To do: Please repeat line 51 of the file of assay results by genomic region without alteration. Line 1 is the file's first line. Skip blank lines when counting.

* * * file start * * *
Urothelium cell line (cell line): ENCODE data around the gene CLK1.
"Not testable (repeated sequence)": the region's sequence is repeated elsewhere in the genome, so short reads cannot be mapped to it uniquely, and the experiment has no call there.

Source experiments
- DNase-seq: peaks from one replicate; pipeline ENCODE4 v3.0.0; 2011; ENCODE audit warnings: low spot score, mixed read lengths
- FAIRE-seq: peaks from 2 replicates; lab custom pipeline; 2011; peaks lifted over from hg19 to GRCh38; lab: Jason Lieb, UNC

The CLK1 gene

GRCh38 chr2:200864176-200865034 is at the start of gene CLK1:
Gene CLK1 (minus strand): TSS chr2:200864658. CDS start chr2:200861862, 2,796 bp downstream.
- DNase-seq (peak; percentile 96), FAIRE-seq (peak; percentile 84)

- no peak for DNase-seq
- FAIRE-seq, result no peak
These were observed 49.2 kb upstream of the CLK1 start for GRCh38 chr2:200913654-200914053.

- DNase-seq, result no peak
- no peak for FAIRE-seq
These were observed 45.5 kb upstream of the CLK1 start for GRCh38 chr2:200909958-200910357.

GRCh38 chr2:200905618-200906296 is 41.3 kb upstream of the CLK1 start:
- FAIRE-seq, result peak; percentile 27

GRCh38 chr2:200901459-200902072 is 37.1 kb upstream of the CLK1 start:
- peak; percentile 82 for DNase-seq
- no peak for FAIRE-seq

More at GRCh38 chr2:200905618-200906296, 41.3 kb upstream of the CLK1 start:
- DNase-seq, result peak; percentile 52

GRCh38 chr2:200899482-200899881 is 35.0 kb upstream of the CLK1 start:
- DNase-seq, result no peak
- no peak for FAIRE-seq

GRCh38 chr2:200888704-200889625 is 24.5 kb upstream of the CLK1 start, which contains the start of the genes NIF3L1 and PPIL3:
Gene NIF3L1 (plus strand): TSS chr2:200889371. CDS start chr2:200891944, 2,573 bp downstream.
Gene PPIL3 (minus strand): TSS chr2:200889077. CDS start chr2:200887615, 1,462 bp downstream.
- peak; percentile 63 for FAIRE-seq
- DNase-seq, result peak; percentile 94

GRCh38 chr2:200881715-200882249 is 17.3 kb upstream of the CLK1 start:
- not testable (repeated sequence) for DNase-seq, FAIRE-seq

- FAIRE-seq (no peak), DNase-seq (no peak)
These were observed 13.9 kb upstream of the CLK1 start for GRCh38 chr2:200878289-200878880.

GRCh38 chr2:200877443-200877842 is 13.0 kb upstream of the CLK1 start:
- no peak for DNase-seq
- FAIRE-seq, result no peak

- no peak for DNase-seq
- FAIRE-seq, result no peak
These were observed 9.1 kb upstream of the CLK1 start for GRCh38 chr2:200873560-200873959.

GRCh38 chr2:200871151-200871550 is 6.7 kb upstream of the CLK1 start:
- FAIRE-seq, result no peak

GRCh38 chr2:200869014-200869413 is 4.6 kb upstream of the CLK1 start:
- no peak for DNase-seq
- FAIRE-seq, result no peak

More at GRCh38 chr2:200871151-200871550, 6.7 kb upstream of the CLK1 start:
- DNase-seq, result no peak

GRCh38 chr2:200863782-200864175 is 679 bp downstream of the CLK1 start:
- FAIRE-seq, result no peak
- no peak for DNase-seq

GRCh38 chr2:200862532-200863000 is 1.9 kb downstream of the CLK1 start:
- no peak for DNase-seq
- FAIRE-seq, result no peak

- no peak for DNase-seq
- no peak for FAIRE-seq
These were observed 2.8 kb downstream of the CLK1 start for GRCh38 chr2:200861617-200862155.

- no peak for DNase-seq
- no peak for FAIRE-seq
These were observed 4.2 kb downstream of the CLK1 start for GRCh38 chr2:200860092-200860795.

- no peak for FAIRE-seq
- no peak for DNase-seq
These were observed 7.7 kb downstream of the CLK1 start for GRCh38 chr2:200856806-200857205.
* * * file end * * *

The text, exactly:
GRCh38 chr2:200862532-200863000 is 1.9 kb downstream of the CLK1 start: